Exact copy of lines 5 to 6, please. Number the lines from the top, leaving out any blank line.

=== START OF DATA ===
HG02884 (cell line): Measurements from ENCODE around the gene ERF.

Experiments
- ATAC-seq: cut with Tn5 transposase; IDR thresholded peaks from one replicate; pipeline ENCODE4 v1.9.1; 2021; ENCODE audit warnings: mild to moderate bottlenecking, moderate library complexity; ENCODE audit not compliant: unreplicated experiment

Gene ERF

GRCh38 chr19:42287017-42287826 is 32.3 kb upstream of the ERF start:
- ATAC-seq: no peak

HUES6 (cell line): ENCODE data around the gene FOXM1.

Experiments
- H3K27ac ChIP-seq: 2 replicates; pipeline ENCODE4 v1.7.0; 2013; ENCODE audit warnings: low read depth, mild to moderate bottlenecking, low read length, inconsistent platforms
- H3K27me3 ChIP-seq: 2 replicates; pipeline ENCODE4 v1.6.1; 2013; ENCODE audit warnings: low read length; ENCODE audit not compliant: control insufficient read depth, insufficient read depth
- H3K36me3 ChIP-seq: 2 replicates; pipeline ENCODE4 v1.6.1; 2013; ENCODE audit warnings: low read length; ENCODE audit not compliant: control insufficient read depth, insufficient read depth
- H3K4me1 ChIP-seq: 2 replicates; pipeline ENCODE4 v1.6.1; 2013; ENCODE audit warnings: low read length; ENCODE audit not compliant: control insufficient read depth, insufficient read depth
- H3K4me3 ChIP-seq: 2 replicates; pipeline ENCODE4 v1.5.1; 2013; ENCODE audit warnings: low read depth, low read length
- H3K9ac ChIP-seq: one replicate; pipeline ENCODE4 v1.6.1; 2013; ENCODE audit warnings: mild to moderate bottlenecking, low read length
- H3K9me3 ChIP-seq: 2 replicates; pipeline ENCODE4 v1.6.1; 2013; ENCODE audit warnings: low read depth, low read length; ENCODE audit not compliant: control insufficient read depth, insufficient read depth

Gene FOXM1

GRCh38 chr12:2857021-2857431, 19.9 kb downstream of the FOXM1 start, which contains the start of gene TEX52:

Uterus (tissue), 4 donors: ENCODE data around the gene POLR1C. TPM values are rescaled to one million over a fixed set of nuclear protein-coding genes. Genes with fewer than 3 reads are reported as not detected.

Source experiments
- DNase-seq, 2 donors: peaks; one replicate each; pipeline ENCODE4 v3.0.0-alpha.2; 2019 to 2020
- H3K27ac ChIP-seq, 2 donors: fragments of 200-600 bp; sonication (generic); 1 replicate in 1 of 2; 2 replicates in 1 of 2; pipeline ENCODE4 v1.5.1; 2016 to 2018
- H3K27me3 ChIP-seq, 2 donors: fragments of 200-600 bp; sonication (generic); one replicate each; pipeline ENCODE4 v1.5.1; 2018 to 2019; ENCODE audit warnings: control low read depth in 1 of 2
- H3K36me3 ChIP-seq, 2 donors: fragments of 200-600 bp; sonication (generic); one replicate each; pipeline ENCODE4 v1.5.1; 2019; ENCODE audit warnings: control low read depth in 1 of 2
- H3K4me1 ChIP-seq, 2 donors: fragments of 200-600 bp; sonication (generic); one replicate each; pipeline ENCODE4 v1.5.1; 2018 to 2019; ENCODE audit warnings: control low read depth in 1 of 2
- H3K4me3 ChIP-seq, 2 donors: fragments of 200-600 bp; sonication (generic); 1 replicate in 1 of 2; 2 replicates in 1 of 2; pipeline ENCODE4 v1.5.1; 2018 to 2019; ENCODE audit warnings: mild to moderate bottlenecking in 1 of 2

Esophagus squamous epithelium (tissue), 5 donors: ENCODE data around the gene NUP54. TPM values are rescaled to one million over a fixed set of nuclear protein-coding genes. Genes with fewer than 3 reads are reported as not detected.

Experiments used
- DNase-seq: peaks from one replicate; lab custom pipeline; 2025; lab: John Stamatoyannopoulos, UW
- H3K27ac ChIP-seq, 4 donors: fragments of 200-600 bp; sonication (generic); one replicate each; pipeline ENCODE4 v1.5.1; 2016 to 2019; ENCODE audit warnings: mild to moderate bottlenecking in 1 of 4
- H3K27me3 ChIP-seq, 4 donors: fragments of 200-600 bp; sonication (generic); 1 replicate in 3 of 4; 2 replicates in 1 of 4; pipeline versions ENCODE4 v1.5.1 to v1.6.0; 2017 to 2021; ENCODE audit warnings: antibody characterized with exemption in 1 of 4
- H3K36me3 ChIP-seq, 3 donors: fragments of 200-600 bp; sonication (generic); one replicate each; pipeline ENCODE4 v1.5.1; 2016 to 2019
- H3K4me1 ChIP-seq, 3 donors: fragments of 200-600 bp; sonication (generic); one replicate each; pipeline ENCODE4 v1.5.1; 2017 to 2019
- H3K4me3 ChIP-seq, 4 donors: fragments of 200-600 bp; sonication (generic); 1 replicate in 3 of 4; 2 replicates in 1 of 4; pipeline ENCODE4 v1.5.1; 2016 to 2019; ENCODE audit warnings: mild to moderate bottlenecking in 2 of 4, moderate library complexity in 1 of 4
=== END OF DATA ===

GRCh38 chr19:42287017-42287826 is 32.3 kb upstream of the ERF start:
- ATAC-seq: no peak